Alex Hern is a technology reporter for the Guardian. He was formerly staff writer at the New Statesman. You should follow Alex on Twitter.

Nicola Sturgeon and Tony Blair. Photo: Getty
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Nicola Sturgeon's SNP, like Tony Blair's New Labour, is heading for a crash landing

The fall of Tony Blair should be a set text for anyone wishing to know what happens next to the SNP.

If there was one thing the SNP and New Labour had in common, it was the hope. Both offered themselves as a burning torch of optimism to publics that had become tired of the same old gang running things in the same old way. Both promised a fairer, more equal society and a fearless embrace of the modern world with an appealing freshness and energy. The voters bought it: both won big, repeatedly.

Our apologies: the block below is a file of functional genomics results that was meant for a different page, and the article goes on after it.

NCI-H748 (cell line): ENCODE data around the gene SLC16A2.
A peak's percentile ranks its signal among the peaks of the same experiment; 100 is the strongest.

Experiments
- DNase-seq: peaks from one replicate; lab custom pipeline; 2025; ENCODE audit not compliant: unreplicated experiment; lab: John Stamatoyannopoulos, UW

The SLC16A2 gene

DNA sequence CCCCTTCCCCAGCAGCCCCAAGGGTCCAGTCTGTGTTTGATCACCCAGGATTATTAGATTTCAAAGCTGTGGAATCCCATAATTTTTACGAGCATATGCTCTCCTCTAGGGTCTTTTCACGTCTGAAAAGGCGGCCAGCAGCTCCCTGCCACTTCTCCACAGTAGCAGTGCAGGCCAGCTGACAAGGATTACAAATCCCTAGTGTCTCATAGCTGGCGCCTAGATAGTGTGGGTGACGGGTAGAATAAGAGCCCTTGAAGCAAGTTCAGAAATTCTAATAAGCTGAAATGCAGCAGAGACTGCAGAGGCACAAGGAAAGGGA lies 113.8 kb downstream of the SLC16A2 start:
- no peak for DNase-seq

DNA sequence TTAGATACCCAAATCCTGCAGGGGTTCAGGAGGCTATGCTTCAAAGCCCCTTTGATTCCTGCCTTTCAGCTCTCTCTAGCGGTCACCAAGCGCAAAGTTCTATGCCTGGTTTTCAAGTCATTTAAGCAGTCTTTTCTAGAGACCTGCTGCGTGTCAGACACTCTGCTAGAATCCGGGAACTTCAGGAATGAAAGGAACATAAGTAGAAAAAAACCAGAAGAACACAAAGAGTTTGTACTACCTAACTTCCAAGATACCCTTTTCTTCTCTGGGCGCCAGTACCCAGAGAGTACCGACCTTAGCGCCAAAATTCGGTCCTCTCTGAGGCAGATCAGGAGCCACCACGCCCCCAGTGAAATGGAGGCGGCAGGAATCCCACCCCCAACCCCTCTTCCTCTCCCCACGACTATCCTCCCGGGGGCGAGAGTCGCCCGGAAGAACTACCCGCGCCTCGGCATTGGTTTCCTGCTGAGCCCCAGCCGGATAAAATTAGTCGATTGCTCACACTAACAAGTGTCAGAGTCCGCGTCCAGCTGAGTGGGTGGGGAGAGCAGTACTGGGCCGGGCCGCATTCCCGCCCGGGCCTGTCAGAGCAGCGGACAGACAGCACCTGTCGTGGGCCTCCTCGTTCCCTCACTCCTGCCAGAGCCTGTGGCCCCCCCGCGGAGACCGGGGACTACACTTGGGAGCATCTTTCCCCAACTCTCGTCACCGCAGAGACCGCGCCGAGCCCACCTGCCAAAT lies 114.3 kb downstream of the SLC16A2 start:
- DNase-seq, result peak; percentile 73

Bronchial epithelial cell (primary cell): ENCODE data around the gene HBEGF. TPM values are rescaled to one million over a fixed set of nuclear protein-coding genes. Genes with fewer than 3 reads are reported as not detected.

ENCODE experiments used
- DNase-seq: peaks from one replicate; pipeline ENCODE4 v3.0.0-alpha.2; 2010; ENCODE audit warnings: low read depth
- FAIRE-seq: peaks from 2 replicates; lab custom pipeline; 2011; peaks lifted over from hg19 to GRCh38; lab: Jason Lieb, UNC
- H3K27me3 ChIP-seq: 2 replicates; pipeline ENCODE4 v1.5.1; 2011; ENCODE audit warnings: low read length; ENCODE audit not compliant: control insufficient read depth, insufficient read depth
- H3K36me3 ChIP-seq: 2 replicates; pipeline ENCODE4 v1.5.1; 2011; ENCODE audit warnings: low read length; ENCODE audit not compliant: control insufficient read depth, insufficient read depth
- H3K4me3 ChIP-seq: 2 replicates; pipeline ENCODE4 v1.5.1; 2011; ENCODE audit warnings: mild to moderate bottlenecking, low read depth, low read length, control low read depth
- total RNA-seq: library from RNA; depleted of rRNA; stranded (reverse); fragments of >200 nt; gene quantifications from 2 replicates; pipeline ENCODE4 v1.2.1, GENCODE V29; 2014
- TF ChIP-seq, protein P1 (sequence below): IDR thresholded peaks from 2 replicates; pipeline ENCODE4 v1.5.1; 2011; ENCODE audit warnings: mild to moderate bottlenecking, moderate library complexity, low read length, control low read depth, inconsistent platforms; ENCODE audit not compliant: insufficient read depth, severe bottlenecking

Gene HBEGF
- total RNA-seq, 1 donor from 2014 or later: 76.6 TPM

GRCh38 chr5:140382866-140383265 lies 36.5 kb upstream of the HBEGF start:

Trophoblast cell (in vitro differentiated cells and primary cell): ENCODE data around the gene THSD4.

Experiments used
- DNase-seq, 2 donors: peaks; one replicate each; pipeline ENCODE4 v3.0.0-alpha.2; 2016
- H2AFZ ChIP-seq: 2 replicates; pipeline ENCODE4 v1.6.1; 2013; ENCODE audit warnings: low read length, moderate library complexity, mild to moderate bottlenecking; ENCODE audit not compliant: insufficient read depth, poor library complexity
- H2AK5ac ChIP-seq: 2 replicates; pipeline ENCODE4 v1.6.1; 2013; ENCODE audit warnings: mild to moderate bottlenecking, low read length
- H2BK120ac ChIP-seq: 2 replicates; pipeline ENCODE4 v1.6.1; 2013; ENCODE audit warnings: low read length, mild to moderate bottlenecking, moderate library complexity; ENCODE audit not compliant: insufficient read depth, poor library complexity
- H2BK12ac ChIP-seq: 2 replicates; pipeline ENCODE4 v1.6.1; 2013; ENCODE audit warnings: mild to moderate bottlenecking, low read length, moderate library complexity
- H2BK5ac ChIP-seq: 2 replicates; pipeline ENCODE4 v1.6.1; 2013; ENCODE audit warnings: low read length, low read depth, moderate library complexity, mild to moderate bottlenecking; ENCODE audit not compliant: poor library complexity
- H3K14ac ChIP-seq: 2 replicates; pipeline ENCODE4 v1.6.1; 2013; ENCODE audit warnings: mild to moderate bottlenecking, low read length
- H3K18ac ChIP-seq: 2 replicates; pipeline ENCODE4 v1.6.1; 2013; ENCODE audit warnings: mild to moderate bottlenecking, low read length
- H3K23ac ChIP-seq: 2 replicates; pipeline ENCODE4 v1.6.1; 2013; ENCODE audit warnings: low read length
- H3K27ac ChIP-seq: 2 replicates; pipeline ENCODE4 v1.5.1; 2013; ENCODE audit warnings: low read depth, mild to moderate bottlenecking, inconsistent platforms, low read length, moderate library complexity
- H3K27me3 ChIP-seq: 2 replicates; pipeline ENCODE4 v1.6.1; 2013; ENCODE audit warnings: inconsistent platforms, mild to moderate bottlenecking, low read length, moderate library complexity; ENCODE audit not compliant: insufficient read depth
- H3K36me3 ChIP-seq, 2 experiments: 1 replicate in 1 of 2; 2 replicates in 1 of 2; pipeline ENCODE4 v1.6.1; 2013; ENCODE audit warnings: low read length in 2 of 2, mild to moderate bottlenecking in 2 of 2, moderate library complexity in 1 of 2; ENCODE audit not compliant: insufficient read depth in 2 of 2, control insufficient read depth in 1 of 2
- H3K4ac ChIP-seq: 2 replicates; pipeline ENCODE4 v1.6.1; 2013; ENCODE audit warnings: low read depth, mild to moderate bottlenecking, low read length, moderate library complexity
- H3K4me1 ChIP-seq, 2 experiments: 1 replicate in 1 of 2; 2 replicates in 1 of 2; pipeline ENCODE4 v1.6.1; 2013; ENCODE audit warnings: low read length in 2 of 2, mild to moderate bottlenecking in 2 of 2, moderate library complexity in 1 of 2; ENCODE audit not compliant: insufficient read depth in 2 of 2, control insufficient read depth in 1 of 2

The thing is, if you’re elected on a mandate to be different, you’d better be different. In many areas, for a long time, New Labour managed to be just that. The smiling PM with the huge majority pushed through radical policies, some of which even worked. Tony Blair’s methodology was so successful and so convincing that the Conservatives and the Lib Dems reshaped themselves in his likeness. Arguably, a form of New Labour won in 2010 and 2015.

But, as they say, it’s the hope that kills you. When the inevitable attritional realities of governing start to weigh, when you make, as you will, bad decisions, when the list of enemies grows long, when you’ve just had your time, you’ll fall like all the rest – only, when you’ve soared so close to the sun, you have that much further to plummet.

The fall of Blair and of Labour should be a set text for anyone wishing to know what happens next to the SNP. Sunday night’s debate between the Scottish party leaders was, I think, a foretaste of what’s coming – a public that until recently was politically and emotionally invested in the Nats is growing restive. In time, this will turn to disenchantment, then anger, then revenge at the ballot box. This is the unbreakable cycle of democratic politics.